Sorry, But It's All Over Now

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By , 97.3 The Fan

All good things must come to an end. Even not-so good things must come to an end, as well.

True or False? A 10-19 run to start play after the All-Star break has for all intents and purposes put an end to the Padres' hopes for the 2019 season. True.

Now, one more: True or False? A 10-19 run to start play after the All-Star break has for all intents and purposes rendered the remainder of this 2019 season completely meaningless. 


In fact, these final six or seven weeks may wind up being as important as any month-and-a-half the great Tony Gwynn or this not-so-great franchise has played in a very long time. Think, for a moment, just how this season's stretch run will be so crucial for the futures of so many people.

Here's who the final six weeks mean the world to: anybody on the Padres not named Machado, Hosmer or Tatis. Or Fowler, or Seidler.

That's pretty much the list. For anybody else in Padre blue (soon to be brown, thank goodness!), immediate futures and in some cases even far beyond immediate futures will be decided. So never mind the team's 56-64 record with 52 games left to play. From here on out, never mind the wins or losses, either. Only pay attention to how, exactly, these things play out.

You can start right at the top. A.J. Preller's master plan for success better continue to look like it's headed toward ultimate fruition. Even though 2020 was supposed to be the season, it can be hard to sell a fan-base that any of that's actually going to happen if the club finishes with less than 70 victories. Would the Fowler/Seidler tandem fire the young general manager should the rest of this season disappear down the porcelain fixture? Most likely not, but stranger things have happened.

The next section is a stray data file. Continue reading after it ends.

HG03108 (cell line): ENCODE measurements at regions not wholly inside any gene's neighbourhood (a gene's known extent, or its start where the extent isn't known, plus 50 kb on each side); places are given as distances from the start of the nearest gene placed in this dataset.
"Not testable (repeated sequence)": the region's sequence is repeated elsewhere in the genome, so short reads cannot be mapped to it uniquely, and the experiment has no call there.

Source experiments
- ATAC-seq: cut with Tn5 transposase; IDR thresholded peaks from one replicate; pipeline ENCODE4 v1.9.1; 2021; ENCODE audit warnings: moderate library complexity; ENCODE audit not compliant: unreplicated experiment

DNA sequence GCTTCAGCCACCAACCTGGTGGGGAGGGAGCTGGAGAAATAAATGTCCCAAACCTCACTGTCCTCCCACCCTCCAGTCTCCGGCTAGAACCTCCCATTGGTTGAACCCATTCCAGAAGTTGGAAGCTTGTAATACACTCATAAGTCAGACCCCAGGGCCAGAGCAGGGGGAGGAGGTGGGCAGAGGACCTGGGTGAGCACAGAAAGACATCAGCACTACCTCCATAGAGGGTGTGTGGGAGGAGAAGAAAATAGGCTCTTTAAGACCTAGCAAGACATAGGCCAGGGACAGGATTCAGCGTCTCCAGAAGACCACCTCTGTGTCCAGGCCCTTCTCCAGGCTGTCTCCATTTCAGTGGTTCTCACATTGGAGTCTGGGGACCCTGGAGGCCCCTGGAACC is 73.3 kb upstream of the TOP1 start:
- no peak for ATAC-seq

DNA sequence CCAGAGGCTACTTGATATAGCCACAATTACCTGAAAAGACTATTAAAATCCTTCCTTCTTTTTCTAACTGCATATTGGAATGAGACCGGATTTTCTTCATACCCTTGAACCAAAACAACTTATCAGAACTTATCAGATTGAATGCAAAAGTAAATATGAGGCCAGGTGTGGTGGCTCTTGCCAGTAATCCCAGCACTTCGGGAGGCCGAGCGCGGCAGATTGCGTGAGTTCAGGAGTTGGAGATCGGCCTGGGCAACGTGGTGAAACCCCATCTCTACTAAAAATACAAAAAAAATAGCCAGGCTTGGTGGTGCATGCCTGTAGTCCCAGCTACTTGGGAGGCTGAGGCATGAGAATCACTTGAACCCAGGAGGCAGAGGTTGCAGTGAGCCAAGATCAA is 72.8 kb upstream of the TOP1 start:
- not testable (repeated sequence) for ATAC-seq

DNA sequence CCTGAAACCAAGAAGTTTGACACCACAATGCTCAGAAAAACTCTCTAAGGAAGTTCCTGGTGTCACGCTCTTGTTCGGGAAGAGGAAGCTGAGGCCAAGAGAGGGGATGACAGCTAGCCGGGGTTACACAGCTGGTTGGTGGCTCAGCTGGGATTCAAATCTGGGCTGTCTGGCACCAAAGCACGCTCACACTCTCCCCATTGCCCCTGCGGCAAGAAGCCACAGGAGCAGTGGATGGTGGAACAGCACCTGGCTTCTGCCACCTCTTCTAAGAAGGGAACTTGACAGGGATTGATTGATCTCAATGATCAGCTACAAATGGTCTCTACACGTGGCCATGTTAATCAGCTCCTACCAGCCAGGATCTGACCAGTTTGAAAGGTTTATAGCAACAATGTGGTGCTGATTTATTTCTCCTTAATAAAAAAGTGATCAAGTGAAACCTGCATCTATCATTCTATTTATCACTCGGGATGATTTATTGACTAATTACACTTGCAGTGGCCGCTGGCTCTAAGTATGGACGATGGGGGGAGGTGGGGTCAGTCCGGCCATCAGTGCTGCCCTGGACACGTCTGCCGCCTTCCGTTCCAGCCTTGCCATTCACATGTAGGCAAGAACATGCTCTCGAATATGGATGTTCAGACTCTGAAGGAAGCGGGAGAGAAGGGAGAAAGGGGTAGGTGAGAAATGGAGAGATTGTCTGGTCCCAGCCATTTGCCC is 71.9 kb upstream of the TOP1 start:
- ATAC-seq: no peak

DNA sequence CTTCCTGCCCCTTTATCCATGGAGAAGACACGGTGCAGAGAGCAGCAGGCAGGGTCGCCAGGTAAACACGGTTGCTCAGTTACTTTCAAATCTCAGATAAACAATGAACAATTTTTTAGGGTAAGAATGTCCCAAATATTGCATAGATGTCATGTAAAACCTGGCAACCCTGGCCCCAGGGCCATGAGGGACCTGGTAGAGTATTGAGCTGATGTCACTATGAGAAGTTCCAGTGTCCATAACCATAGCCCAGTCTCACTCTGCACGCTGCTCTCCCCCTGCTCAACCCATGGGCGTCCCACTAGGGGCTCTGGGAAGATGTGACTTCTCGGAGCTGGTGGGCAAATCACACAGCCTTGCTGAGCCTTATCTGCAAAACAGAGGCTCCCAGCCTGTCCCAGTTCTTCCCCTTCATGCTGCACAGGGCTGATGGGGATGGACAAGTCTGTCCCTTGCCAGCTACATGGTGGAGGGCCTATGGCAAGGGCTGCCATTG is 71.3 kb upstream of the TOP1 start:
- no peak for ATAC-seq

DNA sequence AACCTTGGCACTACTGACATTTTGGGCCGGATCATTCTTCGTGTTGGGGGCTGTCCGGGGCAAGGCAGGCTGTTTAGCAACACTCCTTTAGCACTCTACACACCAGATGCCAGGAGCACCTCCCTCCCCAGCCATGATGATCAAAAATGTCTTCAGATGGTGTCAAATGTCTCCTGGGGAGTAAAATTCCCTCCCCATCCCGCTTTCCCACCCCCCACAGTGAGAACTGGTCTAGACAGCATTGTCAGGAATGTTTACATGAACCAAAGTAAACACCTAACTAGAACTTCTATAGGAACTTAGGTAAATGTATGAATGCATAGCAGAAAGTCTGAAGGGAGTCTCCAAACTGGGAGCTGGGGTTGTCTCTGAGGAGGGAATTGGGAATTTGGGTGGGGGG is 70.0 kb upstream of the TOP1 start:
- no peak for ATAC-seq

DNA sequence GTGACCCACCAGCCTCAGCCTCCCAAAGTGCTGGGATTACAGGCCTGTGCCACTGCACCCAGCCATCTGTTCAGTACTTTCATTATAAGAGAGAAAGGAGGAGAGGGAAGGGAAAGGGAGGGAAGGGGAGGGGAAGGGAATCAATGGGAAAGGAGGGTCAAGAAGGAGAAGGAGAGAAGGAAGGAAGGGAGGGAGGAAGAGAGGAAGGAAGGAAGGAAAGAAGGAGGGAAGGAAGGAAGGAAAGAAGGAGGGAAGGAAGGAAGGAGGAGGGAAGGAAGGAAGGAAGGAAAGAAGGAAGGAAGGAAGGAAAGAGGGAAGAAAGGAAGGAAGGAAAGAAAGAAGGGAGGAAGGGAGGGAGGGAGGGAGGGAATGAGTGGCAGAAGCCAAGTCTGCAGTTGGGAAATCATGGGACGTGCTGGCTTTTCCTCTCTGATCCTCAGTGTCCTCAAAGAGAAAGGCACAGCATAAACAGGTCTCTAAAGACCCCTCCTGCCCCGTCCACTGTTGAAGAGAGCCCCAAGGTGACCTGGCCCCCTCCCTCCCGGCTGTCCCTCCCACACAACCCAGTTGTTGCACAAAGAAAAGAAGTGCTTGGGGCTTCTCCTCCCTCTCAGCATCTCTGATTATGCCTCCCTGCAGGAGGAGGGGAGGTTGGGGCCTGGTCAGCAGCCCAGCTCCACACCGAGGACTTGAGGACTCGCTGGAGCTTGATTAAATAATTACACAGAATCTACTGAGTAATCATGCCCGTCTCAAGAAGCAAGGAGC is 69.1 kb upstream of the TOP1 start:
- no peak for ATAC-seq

For sure, manager Andy Green's job is up for grabs over the final third of the season. Some think he has all but been fired, already. That's not true, but don't kid yourself into thinking that the Padres' final record in 2019 is not going to mean everything. Should the Friars rally to finish at .500, wouldn't it be difficult to let go of a skipper whose team has improved by 15 wins over the season before? On the other hand, if this current pace continues and the Pads end up losing 90 games, can you afford not to fire a skipper whose team barely improved despite the presence of far larger payroll than the year before?

Pitching-wise, everybody should be on notice, perhaps, with the exception of a tall Texan named Paddack. Has anyone other than him really locked down a spot on next year's roster? You'd think that the likes of Quantrill, Lucchesi and Lauer are locks for the rotation in 2020, but don't be so sure. There are plenty of others like Richards, Lamet and Gore to name a few, looking for those spots as well. The bullpen has turned into such a mess in the second half that all jobs are up in the air -- even that of closer Kirby Yates, who must continue to prove he belongs here rather than on the trade block.

Second base...Urias? Catcher...Mejia? Left field...Myers? Center field...Margot? Right field...Renfroe? That seems to have the look of the way things will work themselves out, but again beware. 

Urias still must prove he can hit a fastball before any job for 2020 is bestowed on him. Meja must prove he can consistently catch one. The outfield is what's there currently, but next year it could always look like Naylor, Jankowski and Cordero. All of those jobs are wide open.

How things finish out in 2019 will determine most, if not all, of the answers.

A crucial six or seven weeks, indeed.